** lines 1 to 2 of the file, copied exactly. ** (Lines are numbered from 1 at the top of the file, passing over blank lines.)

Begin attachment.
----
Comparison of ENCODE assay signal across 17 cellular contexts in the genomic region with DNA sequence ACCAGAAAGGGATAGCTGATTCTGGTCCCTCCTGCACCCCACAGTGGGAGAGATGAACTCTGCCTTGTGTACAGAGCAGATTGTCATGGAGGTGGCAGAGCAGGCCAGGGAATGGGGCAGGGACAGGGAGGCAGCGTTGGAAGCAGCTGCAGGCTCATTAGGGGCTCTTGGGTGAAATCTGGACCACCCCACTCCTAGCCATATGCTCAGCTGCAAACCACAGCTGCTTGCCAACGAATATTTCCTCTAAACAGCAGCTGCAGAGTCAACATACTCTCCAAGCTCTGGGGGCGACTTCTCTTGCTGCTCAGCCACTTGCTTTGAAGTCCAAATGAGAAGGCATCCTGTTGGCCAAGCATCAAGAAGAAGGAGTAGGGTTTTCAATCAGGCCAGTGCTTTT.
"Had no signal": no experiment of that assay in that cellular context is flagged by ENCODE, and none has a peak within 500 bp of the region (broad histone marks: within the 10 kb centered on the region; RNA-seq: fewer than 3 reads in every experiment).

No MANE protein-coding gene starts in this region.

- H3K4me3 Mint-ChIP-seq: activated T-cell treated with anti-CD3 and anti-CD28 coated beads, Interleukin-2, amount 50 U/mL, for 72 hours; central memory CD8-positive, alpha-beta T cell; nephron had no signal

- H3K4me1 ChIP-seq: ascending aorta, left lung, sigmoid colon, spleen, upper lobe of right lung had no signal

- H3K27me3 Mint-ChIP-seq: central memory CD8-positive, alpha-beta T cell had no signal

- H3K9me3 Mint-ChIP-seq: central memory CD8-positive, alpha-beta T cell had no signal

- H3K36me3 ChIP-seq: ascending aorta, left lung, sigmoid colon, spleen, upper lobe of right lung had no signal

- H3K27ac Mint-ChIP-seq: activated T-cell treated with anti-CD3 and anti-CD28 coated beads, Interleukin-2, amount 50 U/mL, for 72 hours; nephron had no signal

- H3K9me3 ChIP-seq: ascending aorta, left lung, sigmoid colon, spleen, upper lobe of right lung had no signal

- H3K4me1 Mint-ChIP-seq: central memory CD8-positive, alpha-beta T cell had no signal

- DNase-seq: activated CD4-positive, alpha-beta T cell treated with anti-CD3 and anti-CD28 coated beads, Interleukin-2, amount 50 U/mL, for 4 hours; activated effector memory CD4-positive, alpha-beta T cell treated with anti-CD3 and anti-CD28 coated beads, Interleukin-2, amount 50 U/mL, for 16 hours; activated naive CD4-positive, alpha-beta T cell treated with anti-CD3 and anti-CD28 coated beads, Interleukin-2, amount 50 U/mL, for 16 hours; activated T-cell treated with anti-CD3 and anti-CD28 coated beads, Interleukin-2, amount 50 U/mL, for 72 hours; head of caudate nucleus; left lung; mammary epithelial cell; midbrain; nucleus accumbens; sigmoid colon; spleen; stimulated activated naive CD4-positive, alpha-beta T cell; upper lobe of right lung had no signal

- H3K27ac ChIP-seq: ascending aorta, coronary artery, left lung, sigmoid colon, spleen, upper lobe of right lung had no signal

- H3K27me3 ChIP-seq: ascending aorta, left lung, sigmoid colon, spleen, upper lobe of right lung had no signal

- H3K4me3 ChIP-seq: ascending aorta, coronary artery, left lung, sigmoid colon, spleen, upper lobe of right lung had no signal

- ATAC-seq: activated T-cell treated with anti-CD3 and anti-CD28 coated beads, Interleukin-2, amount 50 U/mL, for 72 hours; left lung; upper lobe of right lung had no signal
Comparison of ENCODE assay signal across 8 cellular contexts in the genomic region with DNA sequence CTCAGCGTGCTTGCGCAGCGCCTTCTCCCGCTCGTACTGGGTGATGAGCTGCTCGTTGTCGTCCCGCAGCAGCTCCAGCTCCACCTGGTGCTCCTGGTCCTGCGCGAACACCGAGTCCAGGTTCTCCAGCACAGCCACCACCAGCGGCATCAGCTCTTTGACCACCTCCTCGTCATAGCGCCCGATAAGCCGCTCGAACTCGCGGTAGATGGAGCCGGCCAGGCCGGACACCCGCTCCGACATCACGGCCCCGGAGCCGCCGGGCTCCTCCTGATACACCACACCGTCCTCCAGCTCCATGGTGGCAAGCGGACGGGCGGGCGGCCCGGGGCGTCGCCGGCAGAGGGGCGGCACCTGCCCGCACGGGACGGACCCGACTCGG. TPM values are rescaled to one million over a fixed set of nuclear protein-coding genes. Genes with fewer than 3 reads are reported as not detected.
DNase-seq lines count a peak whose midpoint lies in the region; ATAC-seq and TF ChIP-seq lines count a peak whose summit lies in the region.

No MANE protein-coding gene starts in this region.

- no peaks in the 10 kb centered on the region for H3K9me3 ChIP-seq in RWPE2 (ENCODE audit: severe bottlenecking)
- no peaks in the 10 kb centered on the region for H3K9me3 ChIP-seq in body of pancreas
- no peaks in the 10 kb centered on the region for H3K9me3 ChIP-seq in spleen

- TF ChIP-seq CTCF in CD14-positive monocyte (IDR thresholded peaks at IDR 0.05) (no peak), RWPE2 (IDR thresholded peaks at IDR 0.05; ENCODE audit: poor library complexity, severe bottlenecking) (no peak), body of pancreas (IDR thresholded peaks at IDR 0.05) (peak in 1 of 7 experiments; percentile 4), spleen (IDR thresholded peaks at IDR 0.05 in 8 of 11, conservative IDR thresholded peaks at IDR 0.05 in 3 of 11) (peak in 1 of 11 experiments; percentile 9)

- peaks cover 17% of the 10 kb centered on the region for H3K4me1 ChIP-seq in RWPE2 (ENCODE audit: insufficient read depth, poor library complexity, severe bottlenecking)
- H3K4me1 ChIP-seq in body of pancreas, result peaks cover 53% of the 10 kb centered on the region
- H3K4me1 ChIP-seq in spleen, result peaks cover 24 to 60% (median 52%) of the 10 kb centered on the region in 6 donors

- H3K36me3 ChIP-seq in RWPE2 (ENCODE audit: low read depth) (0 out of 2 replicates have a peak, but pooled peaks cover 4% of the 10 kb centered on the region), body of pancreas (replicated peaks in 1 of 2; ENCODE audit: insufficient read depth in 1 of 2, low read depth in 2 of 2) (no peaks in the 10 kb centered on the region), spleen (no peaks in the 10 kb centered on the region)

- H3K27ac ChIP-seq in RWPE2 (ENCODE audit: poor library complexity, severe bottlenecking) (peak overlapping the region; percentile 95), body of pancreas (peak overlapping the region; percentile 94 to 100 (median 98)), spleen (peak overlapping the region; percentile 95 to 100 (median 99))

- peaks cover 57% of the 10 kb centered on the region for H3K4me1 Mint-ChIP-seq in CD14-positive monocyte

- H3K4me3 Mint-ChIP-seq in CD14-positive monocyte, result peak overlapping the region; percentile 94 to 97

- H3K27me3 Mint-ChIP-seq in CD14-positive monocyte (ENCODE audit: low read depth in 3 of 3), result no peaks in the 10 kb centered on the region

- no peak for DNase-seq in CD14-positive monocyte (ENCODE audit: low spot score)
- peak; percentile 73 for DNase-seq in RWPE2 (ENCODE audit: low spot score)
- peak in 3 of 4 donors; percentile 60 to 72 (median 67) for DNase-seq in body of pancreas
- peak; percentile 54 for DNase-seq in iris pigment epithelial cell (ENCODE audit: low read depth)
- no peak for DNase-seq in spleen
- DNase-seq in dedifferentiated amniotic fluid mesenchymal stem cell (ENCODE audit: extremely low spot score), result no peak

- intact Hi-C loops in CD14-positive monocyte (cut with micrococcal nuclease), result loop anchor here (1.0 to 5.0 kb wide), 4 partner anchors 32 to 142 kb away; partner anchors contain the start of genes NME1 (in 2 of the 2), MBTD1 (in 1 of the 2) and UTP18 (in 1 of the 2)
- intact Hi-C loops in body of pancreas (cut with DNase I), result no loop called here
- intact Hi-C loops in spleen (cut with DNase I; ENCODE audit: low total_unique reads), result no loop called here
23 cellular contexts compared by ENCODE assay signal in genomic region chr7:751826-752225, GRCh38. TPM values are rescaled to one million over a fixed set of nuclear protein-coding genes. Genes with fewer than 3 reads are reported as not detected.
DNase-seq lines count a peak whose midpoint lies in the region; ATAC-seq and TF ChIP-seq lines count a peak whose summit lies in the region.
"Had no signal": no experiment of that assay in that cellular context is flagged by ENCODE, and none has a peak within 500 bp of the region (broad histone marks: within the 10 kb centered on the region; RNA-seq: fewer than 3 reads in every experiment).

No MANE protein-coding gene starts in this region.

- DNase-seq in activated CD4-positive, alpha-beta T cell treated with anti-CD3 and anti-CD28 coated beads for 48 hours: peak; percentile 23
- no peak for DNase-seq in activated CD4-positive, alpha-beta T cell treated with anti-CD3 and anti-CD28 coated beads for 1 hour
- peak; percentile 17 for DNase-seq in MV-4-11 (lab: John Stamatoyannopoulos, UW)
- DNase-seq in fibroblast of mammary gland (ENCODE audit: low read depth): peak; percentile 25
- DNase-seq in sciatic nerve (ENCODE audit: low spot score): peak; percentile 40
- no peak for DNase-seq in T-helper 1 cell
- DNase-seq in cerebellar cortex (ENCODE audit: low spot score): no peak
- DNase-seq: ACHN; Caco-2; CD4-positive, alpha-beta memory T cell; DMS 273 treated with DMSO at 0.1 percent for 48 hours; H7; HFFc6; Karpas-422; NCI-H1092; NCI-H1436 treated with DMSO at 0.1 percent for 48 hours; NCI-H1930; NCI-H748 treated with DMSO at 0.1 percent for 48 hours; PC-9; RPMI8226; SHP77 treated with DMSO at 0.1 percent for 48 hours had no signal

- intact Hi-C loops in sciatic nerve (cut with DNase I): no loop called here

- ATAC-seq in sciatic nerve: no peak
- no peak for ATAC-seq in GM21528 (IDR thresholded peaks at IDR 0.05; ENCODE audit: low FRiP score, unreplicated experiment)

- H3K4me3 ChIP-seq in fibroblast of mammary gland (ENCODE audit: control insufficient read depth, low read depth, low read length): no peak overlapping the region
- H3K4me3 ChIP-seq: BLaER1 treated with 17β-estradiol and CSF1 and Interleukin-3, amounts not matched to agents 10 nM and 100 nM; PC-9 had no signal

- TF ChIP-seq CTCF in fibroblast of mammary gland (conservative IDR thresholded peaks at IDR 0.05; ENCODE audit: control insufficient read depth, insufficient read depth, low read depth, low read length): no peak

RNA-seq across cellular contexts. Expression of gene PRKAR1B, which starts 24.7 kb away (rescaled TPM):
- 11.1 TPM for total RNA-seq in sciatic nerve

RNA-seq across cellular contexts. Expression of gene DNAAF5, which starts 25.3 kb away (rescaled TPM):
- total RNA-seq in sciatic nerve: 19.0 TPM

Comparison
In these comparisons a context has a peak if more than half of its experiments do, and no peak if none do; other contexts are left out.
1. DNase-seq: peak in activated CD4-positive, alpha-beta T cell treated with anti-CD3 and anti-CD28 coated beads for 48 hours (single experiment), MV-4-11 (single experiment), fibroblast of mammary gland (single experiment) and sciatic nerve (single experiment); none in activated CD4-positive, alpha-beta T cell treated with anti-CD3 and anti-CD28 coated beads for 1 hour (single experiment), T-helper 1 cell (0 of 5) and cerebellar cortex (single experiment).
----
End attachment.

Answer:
Comparison of ENCODE assay signal across 17 cellular contexts in the genomic region with DNA sequence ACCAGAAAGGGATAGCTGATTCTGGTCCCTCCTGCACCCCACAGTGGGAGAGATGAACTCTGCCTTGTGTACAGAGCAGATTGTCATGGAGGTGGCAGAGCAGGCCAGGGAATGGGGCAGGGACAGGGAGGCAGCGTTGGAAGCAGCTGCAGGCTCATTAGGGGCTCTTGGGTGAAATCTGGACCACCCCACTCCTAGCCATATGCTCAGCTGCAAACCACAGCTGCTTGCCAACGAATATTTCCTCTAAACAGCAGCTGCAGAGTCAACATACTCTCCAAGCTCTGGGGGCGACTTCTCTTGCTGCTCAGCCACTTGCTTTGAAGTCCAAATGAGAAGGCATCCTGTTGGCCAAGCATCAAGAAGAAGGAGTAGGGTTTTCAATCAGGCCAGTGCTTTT.
"Had no signal": no experiment of that assay in that cellular context is flagged by ENCODE, and none has a peak within 500 bp of the region (broad histone marks: within the 10 kb centered on the region; RNA-seq: fewer than 3 reads in every experiment).